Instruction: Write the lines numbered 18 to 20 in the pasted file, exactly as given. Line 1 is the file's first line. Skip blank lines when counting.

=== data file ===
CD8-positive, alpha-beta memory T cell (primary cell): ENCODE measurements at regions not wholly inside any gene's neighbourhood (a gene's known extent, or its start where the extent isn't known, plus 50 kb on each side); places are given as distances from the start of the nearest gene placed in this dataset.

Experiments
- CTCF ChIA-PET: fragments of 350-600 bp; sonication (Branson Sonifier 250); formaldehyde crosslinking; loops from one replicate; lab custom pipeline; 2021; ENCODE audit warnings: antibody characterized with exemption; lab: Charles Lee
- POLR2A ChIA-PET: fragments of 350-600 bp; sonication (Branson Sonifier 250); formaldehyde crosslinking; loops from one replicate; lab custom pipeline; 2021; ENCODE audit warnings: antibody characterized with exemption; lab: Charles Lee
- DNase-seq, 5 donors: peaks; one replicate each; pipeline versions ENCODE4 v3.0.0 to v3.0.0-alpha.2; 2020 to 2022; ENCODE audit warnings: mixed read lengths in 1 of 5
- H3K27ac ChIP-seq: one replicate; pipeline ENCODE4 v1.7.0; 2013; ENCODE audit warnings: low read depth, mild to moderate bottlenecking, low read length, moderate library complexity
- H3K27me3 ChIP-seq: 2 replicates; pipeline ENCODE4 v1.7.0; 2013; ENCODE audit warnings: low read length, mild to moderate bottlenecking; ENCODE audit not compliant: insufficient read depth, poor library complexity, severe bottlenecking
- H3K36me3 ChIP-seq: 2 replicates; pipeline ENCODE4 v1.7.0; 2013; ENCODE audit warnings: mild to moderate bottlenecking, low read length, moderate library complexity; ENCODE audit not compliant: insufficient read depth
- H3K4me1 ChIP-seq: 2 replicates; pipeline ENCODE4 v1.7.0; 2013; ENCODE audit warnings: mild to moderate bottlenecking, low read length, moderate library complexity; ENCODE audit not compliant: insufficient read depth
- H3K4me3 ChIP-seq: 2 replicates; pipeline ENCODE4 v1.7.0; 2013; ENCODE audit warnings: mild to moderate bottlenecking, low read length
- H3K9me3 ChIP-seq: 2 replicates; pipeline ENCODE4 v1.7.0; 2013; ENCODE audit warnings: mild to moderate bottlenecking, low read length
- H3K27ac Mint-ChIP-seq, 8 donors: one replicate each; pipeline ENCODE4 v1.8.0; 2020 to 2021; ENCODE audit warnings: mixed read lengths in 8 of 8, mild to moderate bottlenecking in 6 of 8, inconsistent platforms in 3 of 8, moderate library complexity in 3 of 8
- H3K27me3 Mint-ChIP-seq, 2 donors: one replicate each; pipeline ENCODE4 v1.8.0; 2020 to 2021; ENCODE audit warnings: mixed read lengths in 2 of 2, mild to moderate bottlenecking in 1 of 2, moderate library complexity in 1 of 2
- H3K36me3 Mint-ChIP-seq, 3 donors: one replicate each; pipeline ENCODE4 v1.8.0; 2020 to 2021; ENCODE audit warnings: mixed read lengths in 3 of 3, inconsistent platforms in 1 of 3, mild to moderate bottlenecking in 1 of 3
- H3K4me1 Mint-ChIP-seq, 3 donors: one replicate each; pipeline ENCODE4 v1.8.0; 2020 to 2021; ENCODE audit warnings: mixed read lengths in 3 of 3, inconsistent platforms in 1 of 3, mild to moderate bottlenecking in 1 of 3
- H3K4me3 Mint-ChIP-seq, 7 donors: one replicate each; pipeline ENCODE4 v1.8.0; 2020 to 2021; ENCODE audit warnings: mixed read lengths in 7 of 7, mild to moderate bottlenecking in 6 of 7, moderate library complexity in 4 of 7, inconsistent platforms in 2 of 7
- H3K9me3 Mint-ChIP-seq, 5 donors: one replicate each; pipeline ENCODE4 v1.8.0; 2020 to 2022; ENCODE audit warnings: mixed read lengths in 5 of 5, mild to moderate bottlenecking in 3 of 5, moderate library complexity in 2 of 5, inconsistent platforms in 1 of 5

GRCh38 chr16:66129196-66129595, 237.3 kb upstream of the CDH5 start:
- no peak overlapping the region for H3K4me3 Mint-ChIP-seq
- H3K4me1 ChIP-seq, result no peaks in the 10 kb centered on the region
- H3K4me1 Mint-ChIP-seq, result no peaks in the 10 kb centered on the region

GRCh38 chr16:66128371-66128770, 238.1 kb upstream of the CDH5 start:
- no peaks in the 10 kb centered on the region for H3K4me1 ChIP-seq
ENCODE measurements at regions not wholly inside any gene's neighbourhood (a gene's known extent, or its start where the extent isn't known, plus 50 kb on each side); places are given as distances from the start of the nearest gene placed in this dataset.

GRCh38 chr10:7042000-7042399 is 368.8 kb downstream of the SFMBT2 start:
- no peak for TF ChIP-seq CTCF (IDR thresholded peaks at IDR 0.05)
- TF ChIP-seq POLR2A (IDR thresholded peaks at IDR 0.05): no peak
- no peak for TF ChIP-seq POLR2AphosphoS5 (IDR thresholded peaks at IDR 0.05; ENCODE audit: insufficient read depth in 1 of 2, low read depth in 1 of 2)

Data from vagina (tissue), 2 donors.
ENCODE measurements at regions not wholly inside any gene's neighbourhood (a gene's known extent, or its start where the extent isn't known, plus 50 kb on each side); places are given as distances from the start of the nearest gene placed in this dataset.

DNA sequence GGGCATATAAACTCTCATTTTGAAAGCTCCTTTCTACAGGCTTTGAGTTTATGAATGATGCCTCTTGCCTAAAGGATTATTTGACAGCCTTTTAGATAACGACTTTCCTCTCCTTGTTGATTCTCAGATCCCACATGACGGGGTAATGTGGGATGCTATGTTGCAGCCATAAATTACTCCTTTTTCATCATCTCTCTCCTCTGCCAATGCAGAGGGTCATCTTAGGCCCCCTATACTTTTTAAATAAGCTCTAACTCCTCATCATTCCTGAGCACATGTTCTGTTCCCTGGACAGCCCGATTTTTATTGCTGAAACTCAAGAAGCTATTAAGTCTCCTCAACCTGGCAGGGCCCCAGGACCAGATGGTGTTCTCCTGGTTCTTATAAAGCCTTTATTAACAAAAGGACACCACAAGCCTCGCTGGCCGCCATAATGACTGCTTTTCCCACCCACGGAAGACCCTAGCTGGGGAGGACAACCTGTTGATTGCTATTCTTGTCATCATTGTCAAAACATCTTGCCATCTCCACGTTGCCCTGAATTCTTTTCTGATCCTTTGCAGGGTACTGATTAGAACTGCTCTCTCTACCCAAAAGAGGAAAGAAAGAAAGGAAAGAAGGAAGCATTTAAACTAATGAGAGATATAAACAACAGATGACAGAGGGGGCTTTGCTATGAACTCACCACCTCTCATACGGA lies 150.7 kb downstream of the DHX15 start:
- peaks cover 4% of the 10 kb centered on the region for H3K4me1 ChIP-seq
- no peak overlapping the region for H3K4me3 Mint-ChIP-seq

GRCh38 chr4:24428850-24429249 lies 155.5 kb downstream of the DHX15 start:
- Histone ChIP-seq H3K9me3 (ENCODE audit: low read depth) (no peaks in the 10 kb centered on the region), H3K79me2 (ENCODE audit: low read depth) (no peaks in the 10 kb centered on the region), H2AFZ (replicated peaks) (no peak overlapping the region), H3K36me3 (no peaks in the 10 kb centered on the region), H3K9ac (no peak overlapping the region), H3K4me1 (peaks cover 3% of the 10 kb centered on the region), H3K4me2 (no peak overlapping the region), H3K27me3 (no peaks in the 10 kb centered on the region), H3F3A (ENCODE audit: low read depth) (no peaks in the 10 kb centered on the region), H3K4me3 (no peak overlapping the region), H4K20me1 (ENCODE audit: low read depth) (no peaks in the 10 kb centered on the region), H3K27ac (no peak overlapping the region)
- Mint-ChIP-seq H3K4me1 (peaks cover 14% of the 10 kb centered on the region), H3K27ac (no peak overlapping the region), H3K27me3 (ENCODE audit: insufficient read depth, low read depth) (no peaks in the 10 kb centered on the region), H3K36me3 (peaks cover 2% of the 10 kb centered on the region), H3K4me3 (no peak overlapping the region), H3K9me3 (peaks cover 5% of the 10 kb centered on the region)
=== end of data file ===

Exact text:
GRCh38 chr16:66129196-66129595, 237.3 kb upstream of the CDH5 start:
- no peak overlapping the region for H3K4me3 Mint-ChIP-seq
- H3K4me1 ChIP-seq, result no peaks in the 10 kb centered on the region